Once removed from state power, the question of economic justice disappeared from the realm of popular politics, making it nearly impossible for a popular majority to use the government to pursue a sustained policy of substantive equality. The Constitution thus drained the new Republic of the very democracy in whose name the United States was established. The result is a cult that contributes to “America's solipsistic political culture,”  one establishing a faith in America that interferes with the practical day-to-day political work of creating a society that justifies our admiration of the Constitution. As Daniel Lazare explains, this “faith does not shore up democracy and civil liberties, but, quite the contrary, weakens them by shielding America's pre-modern, fundamentally irrational constitutional system from criticism and analysis.”  Without such criticism, our own ability to engage with the political issues of our day deteriorates:
Intellectual deterioration leads to political decay, which leads to the sort of enervation that is now gripping the American system. The problem is not that Americans obey their ancient Constitution too little, as so many liberals seem to think. The problem is that they defer to it too much without considering why they should be controlled by a plan of government drawn up by a group of merchants and slaveowners at the dawn of the modern era. [15 ]
Analogously, an atheist, with good warrant, could criticize religious faith. However, the same community of believers-as typified by the social gospel movement of the nineteenth and early twentieth centuries and by some churches' engagement in the Civil Rights movement in the middle of the twentieth century-could proudly retort, and with equally good warrant, that, regardless of their faith, they nevertheless succeeded in specific concrete social objectives (i.e., feeding the hungry, clothing the poor, publicizing the need for social justice, etc.). In more modern terms and from a social justice perspective, George W. Bush's endorsement of the so-called “faith-based initiative” is not interesting because of the “faith” part of the program, although such faith may be a persuasive tool for enlisting committed volunteers. What matters is what these organizations accomplish. A congregation full of faithful millionaires who do nothing to help those in need is rightly recognized by society (and by some Christians) as hypocrites (recall the often-ignored Biblical idiom that it "is easier for a camel to go through the eye of a needle than for a rich man to enter the kingdom of God)."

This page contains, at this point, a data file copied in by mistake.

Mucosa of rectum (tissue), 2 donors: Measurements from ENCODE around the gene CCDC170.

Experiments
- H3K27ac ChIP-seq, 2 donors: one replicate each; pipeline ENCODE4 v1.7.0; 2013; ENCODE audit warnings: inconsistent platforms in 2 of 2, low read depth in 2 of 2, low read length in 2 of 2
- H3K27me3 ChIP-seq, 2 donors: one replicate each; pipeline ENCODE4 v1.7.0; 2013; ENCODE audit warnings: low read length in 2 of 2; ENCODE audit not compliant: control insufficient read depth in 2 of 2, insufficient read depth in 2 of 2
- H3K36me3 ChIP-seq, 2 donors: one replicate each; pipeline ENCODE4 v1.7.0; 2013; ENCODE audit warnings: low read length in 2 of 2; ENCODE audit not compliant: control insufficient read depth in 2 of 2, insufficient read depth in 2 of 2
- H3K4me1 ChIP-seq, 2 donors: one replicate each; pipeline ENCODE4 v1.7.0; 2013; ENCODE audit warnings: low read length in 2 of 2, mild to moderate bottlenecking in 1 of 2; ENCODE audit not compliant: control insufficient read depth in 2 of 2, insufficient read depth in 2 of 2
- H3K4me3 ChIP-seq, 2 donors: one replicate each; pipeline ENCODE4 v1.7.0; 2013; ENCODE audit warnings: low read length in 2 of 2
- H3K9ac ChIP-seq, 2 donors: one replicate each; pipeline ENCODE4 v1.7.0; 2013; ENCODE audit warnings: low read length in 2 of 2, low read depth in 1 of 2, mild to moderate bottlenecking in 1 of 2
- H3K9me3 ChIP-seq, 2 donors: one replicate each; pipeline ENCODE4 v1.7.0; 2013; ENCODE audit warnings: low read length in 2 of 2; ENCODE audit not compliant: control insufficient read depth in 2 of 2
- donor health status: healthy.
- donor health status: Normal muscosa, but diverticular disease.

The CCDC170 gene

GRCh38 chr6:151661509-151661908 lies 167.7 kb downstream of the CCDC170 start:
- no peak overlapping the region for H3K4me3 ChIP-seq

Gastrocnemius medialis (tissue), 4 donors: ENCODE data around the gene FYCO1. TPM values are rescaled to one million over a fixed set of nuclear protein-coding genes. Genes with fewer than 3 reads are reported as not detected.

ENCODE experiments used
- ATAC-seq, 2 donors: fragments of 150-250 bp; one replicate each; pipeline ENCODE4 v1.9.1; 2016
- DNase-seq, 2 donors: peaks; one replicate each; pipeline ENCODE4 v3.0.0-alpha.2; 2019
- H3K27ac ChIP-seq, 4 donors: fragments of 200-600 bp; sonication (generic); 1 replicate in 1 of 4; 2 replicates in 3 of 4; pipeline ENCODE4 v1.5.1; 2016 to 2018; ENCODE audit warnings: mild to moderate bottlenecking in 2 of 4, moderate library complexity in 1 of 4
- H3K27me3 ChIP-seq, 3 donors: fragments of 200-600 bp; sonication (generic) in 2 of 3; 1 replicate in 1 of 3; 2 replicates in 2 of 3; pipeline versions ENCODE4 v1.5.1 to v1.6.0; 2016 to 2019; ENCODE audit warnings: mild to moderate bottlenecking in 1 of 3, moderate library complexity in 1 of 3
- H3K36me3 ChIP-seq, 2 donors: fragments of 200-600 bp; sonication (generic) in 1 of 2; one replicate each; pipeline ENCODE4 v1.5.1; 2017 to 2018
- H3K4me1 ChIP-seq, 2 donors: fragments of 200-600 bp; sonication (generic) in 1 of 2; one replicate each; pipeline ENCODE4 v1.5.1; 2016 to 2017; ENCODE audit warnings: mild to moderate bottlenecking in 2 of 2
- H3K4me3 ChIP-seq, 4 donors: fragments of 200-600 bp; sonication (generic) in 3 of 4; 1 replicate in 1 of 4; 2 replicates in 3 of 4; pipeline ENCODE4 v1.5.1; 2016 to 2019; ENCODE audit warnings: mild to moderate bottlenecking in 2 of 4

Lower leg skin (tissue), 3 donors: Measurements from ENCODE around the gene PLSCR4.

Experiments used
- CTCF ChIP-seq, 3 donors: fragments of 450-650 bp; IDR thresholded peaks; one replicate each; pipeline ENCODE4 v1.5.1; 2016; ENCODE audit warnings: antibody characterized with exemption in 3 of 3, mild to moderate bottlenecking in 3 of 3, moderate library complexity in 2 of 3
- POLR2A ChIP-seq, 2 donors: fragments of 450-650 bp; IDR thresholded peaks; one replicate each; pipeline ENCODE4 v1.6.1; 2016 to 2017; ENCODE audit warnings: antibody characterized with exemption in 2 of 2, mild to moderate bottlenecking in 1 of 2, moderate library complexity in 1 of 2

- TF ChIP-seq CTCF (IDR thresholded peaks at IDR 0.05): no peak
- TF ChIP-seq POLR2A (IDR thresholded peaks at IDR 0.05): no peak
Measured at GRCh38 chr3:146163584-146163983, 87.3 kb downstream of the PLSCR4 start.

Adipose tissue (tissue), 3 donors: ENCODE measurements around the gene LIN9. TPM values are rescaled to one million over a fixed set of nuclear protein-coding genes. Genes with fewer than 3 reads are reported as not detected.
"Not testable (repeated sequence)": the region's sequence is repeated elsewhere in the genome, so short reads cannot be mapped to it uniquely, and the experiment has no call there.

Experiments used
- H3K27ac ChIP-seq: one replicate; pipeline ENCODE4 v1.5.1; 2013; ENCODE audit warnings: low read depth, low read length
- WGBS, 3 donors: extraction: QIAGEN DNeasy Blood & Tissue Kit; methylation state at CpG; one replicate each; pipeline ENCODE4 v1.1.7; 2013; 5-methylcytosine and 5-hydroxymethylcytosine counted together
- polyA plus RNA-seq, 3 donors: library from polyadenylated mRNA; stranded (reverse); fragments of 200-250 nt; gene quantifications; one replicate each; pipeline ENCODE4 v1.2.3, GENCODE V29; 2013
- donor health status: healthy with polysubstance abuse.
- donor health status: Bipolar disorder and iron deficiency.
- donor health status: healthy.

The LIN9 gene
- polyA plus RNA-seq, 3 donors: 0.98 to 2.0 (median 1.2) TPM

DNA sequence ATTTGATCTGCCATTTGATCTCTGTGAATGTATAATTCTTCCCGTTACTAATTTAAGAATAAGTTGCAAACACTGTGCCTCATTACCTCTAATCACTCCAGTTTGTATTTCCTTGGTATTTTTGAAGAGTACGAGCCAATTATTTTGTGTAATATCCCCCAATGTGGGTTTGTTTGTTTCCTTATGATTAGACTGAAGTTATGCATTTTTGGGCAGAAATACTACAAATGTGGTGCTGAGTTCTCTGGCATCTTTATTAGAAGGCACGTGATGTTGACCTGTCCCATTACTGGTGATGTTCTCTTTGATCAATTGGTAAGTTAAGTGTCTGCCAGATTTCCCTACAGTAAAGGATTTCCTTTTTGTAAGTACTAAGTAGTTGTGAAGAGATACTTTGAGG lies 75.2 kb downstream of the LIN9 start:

My argument is that the above is no different with those who profess faith in the Constitution or in democracy. The rallying calls of “Liberty” and “Freedom” are indeed persuasive and appealing, and they do encourage people to volunteer for a cause. Nevertheless, the value of faith in such ideographs lies in the practical work we do. A constitutional atheist such as myself can criticize, with good warrant, constitutional faith: to show that the Constitution (or what we take to be the Rule of Law, more generally) is undeserving of our faith and may be subject to intense scrutiny and reform with the goal of making it more equitable. This said, the task for the constitutional faithful now becomes clear. A gauntlet has been laid down-the job of constitutional apologists is to respond (as does the religious believer) and provide evidence for their proclamation-“your academic objections notwithstanding, look at all these good deeds. The Constitution works and it works for all!” American cultural wars are often fought over such challenges.
Barriers to Critical Thinking in the United States